In late February 2019, Father moved to Arizona and took the Children with him. At the time of the move, the Children were enrolled in school in Canada. After arriving in Arizona, Father and the Children began living with Father’s parents (the Children’s grandparents).
Father initially lied to Mother about the nature of the trip to Arizona, falsely characterizing it as a “vacation.” On March 10, 2019, Mother emailed Father to complain that he’d violated the terms of the divorce decree by failing to identify where the Children were located. The next day, Father responded by providing an address in Sun City, Arizona. Around this time, Mother visited the home where Father had been living in Canada. Upon arrival, Mother realized Father hadn’t simply taken the Children on a temporary vacation—the house was empty, the refrigerator was cleaned out, and it was clear “[t]he kids have obviously been moved.” In early April 2019, Mother contacted law enforcement officials in Arizona for assistance. Mother also sent another email to Father asking him to immediately “provide...a return date of when the children will be brought back [to Canada].” In response, Father vaguely stated that he would be “heading back” at some point after his father’s surgery in June 2019. This, too, was a false statement. Father never returned to Canada, prompting Mother to initiate this proceeding in August 2019.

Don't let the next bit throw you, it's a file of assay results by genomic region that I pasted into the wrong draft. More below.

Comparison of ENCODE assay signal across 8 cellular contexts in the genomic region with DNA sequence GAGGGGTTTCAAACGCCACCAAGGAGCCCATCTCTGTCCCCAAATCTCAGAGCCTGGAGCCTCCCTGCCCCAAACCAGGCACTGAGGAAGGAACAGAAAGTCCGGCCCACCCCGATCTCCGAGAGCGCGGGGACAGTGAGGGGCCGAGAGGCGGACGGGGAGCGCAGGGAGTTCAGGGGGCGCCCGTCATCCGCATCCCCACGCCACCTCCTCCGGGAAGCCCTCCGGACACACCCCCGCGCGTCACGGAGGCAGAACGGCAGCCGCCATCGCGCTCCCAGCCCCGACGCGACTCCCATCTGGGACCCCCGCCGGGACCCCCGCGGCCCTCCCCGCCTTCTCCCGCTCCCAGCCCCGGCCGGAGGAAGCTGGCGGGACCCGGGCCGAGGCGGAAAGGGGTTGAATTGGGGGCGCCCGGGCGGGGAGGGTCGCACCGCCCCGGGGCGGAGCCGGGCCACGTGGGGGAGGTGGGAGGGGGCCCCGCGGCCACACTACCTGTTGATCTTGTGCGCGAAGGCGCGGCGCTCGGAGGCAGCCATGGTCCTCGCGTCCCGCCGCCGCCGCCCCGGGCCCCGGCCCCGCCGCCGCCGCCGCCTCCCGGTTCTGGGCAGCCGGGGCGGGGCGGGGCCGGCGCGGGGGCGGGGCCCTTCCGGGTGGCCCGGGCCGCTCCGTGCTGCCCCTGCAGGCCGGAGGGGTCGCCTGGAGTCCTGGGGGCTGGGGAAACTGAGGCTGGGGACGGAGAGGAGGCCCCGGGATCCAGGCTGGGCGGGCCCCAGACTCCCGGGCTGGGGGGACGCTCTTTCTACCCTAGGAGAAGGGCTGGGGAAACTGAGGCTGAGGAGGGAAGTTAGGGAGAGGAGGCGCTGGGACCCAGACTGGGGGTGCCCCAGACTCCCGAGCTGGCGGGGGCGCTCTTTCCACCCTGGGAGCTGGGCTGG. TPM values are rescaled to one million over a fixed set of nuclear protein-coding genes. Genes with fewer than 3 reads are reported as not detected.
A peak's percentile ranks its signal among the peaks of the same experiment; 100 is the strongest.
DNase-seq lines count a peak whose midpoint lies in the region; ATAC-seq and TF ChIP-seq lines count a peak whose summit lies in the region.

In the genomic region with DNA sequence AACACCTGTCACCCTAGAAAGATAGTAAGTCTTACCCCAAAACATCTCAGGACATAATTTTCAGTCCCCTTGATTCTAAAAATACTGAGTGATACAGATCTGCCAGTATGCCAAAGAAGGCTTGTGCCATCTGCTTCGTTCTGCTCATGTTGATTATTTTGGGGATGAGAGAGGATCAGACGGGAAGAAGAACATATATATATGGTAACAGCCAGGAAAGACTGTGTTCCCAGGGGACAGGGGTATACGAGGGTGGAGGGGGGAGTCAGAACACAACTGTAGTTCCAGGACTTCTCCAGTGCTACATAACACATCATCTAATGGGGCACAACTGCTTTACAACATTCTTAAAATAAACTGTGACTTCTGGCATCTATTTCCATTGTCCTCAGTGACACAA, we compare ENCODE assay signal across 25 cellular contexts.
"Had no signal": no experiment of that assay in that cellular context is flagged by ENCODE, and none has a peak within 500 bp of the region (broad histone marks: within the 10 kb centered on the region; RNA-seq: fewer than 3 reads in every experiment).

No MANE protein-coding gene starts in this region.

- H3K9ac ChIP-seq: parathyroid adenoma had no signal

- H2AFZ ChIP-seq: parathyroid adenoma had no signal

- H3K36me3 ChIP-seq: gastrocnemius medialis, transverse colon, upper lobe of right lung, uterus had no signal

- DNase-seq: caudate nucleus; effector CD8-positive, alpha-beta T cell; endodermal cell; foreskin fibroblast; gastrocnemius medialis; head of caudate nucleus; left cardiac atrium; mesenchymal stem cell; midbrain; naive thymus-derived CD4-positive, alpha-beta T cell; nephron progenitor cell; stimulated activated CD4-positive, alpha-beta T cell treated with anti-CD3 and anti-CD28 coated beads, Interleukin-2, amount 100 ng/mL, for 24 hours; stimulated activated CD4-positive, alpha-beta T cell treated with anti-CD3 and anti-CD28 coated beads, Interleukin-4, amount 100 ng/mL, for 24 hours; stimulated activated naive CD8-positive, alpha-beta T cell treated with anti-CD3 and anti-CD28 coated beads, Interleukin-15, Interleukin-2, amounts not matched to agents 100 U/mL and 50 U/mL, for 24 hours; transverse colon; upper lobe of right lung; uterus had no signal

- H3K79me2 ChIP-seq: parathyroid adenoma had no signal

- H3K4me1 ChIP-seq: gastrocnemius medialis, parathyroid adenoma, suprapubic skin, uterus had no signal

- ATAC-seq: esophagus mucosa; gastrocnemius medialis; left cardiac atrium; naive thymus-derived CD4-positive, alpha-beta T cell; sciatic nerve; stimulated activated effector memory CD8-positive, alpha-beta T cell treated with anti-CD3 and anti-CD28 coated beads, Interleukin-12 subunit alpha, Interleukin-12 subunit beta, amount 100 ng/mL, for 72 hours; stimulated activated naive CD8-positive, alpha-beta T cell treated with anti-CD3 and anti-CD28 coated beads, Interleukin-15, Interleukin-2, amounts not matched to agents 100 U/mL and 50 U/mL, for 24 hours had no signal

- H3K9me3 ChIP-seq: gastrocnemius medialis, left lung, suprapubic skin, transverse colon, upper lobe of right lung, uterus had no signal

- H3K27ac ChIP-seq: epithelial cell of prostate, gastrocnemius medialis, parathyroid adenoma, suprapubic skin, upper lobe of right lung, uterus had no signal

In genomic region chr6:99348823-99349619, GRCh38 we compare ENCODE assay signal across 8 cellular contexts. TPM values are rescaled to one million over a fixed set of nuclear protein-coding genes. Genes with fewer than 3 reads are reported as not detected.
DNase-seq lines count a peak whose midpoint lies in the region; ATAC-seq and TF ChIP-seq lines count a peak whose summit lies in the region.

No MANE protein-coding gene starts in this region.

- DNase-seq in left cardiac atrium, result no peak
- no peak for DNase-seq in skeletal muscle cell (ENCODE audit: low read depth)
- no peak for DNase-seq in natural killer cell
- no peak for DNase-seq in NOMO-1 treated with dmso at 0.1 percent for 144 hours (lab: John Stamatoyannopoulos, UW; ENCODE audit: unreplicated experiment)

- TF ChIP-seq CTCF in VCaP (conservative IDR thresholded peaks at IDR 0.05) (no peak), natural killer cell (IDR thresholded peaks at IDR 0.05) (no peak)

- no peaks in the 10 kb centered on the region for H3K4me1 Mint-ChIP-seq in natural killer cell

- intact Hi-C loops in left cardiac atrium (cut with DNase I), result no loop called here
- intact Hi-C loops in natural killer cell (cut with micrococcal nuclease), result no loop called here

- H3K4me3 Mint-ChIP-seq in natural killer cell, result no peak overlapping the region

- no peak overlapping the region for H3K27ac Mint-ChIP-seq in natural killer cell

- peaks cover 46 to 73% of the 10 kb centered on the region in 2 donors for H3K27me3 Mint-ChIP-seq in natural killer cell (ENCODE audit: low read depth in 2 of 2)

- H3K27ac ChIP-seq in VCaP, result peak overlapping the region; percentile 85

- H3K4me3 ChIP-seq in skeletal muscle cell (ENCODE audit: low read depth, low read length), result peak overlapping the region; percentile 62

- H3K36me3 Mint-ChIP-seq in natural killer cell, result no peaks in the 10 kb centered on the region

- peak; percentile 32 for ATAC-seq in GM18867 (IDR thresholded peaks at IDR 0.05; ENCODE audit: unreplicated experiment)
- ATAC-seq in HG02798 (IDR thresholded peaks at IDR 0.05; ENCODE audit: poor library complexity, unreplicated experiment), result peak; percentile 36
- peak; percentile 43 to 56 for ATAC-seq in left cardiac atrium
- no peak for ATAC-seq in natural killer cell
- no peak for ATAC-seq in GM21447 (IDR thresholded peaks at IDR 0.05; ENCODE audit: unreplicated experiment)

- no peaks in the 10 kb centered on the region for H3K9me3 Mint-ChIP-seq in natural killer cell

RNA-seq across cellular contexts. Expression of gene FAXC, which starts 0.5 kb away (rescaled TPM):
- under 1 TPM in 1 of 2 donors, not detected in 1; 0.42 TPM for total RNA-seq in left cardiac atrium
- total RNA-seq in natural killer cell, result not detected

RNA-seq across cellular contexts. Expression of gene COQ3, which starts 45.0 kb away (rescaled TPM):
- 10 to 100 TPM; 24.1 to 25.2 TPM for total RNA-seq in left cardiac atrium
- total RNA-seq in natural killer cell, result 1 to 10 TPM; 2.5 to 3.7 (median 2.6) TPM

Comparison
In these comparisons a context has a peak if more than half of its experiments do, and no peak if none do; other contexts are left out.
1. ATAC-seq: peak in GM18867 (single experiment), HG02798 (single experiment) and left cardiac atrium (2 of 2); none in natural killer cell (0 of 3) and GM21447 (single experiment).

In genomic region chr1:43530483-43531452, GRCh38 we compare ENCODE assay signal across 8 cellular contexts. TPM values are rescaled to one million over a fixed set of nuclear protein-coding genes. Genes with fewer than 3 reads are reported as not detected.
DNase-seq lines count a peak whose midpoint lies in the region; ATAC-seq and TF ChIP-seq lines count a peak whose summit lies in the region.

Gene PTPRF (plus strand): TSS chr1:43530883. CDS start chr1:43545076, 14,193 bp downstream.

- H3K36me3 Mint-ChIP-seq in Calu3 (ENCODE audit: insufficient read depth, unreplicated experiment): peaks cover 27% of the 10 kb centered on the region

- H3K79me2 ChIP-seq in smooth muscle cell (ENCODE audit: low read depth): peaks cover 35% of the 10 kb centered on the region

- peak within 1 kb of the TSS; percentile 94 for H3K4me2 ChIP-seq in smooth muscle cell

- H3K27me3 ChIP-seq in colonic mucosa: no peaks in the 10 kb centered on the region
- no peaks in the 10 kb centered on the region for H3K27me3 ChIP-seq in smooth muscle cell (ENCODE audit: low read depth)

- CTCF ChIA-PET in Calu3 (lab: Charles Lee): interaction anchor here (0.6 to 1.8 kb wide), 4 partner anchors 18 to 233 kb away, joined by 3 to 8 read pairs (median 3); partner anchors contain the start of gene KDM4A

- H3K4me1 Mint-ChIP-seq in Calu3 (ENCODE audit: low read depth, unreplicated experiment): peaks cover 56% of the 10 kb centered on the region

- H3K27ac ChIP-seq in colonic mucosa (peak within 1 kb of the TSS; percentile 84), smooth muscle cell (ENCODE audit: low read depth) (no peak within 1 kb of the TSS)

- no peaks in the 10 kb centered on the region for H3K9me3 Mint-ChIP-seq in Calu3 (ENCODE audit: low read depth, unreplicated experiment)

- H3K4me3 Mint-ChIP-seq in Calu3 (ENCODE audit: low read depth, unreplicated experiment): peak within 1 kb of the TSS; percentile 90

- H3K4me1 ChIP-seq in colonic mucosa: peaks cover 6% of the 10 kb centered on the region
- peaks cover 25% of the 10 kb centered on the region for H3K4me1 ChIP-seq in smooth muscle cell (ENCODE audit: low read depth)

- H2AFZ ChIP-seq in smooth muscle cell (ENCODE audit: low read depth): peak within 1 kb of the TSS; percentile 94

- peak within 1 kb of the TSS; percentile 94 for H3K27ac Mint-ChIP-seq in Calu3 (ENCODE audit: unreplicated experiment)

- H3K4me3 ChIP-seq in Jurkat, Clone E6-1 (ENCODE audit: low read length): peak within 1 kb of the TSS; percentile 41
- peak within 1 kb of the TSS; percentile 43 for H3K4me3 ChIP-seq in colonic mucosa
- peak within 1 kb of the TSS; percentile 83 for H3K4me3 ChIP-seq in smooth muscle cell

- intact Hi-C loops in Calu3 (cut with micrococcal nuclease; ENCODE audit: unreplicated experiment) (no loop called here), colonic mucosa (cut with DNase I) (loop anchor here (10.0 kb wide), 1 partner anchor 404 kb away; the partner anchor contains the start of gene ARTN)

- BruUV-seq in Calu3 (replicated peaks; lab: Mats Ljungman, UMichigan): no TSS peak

The Court noted that first question to be addressed in an ICARA proceeding is “[w]hen did the removal or retention at issue take place?” Mozes, 239 F.3d at 1070. The evidence introduced during the evidentiary hearing established that the challenged removal occurred in late February 2019, when Father took the Children to Arizona. To the extent the initial removal wasn’t wrongful (because Father was allowed, under the divorce decree, to take the Children on short international vacations without Mother’s permission), his retention of the Children in Arizona because wrongful in March 2019, once Mother began missing the every-other-weekend visits to which she was entitled under the divorce decree.
The second question to be addressed in an ICARA proceeding is “[i]mmediately prior to the removal or retention, in which state was the child habitually resident?” Mozes, 239 F.3d at 1070. Here, Canada was the Children’s country of habitual residence in February/March 2019.